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Owning her own equipment will give a young teenage girl from Wisconsin the tools she needs to succeed at growing her business.
Created by

Freaks Geeks

264 backers pledged $9,136 to help bring this project to life.

Recent updates

We are down to hours!

This is going to be our final update before the end of the project. It has been an AMAZING experience! Please give it one last push by sharing this update in your email, on Facebook, sending it out on Twitter and Tumbr. Every contribution from increased backers makes for greater success. We will be buying more hives with any extra money, after we buy the extractor and bottling tanks. Each complete hive costs about three hundred dollars, so the extra backing will get eaten up quickly.

Natalie sells her honey on her web site (offering free delivery to Chippewa Falls and if you are not in a hurry, Eau Claire) She sells door to door. She sells at craft fairs. The demand for the honey is quite high. It's going to be great next year to have the additional production capacity to increase those sales. We still have high hopes of being ramped up enough by the following year to sell in the organic isle of our local grocery chain. Thank you so much for your part in helping aid those big plans.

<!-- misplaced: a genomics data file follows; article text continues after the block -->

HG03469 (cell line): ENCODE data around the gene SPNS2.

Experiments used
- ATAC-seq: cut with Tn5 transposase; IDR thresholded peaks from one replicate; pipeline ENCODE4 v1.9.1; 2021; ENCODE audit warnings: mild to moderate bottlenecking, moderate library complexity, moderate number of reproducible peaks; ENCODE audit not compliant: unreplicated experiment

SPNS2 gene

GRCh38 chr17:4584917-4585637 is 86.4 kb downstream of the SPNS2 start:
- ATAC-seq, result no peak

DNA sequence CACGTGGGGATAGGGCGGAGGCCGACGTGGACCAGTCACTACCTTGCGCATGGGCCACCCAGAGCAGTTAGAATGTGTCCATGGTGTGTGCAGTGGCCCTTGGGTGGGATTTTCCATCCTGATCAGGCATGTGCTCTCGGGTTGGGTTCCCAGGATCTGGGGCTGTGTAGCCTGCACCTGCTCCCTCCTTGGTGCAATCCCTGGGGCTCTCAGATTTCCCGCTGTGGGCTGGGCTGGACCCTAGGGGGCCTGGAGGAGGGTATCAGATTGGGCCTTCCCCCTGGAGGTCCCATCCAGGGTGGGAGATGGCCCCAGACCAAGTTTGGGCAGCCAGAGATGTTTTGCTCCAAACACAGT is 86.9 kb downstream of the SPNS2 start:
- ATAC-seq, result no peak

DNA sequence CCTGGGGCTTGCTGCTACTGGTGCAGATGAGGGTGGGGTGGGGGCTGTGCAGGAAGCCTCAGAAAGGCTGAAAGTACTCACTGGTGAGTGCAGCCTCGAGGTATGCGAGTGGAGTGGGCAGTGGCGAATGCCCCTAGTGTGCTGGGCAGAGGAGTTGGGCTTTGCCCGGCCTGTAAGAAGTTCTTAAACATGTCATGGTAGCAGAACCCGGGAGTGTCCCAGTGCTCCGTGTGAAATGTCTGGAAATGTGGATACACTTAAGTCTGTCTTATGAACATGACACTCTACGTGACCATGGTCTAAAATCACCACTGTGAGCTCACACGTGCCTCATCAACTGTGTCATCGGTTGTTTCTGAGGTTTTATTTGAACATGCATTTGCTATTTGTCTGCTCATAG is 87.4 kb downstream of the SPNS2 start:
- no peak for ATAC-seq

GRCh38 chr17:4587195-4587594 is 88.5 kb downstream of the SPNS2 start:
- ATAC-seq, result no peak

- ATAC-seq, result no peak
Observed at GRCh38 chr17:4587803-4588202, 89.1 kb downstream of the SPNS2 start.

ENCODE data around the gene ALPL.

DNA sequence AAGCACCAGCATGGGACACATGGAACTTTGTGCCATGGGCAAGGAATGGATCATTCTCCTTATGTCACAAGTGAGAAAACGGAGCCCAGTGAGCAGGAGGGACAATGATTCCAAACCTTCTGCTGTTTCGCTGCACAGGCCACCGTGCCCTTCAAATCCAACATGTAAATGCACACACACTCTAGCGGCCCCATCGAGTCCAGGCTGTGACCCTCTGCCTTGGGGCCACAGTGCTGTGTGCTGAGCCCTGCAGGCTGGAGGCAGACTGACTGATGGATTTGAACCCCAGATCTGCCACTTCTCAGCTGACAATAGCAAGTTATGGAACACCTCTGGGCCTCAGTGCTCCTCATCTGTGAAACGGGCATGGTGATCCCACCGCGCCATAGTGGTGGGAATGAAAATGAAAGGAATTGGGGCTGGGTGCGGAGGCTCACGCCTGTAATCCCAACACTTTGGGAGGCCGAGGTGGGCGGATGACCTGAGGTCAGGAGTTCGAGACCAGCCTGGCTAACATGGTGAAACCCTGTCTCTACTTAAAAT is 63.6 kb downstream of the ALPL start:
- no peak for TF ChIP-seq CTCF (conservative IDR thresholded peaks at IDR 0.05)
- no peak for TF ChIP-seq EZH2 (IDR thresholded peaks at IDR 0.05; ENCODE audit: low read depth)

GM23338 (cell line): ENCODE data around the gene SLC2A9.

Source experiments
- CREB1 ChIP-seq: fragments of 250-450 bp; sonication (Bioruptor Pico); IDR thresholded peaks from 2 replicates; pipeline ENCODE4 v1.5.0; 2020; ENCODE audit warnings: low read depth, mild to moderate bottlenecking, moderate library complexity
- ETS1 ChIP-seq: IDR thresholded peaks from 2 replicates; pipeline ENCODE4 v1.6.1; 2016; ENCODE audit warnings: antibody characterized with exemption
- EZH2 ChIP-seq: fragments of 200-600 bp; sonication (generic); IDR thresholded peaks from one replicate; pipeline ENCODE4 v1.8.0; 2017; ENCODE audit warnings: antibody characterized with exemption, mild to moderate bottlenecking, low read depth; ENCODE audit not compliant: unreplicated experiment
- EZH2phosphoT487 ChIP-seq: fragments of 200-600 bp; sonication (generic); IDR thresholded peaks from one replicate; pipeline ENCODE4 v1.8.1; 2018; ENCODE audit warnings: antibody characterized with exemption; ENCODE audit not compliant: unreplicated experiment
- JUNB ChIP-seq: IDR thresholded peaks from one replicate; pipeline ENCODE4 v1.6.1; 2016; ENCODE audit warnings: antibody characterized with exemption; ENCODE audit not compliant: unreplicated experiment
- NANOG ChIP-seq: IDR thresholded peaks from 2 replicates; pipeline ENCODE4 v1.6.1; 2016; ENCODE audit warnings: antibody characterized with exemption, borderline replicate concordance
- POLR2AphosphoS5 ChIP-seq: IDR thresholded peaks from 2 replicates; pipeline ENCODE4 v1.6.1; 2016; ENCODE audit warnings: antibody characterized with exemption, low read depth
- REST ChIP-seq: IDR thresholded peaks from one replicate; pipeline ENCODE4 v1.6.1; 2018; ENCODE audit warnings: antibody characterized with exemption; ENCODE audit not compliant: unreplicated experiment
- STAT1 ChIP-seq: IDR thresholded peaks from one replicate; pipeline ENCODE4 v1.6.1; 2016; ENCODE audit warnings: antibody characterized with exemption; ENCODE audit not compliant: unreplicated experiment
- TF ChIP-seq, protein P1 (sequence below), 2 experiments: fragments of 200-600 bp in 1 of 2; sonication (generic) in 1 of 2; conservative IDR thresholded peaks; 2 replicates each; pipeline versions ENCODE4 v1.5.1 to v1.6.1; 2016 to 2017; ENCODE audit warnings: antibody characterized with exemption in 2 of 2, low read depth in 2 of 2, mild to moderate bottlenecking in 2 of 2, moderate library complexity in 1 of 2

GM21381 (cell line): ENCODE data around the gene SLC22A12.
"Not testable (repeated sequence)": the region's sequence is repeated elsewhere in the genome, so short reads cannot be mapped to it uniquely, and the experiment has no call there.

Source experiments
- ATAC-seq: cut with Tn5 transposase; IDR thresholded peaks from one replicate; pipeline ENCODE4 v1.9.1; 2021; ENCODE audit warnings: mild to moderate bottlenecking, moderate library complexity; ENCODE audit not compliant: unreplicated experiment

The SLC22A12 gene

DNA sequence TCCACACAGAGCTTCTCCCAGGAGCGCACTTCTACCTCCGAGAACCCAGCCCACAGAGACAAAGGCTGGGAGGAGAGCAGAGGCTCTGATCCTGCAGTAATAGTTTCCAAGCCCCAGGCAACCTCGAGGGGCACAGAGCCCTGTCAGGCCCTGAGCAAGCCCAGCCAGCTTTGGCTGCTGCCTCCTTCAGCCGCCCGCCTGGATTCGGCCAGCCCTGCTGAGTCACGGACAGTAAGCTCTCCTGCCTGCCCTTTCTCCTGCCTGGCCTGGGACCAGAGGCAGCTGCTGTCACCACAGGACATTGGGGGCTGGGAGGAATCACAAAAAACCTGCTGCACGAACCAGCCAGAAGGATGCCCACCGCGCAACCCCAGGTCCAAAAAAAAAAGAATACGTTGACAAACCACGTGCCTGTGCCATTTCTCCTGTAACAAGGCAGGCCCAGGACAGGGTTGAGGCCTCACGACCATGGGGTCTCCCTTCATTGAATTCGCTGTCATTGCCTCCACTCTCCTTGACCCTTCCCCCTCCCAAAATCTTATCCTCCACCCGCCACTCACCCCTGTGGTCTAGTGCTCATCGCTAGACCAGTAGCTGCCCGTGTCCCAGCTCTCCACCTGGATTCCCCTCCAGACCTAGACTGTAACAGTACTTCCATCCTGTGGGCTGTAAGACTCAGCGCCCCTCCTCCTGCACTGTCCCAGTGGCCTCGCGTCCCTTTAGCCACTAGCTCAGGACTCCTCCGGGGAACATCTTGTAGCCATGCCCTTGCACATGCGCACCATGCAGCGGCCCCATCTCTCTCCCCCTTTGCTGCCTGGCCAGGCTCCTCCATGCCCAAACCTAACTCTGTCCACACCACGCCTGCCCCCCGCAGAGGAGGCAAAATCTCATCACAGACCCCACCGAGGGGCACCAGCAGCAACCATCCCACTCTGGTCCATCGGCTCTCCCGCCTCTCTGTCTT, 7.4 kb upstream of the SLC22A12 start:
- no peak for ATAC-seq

We have also really appreciated the feedback and advice from other beekeepers we have gotten during the last thirty days. It has helped us better formulate our plans. It has helped us realize some of the things we thought we needed were not, and other things are more important. It has been a great learning experience for us!

Once the project is complete and we get the funds we will send out some more updates. We will show you how we go about getting the hives ready for our harsh Wisconsin winter. We want to show you the remodel job we will do on the honey harvesting room in the basement. Of course, there will also be the most exciting part, the delivery and unpacking of the new equipment you all helped us buy! There are lots of things we would like to show. We are very happy to have all of you backers along with us to share the journey.

Could we have done these things without Kickstarter? Sure, we could have. …eventually. But your help has put us on a much faster track. We will always appreciate the kindness you have shown us by the simple act of opening your wallet and giving a boost to an idea. We will continue to work hard to make a thirteen year olds dream move forward. Thank you backers!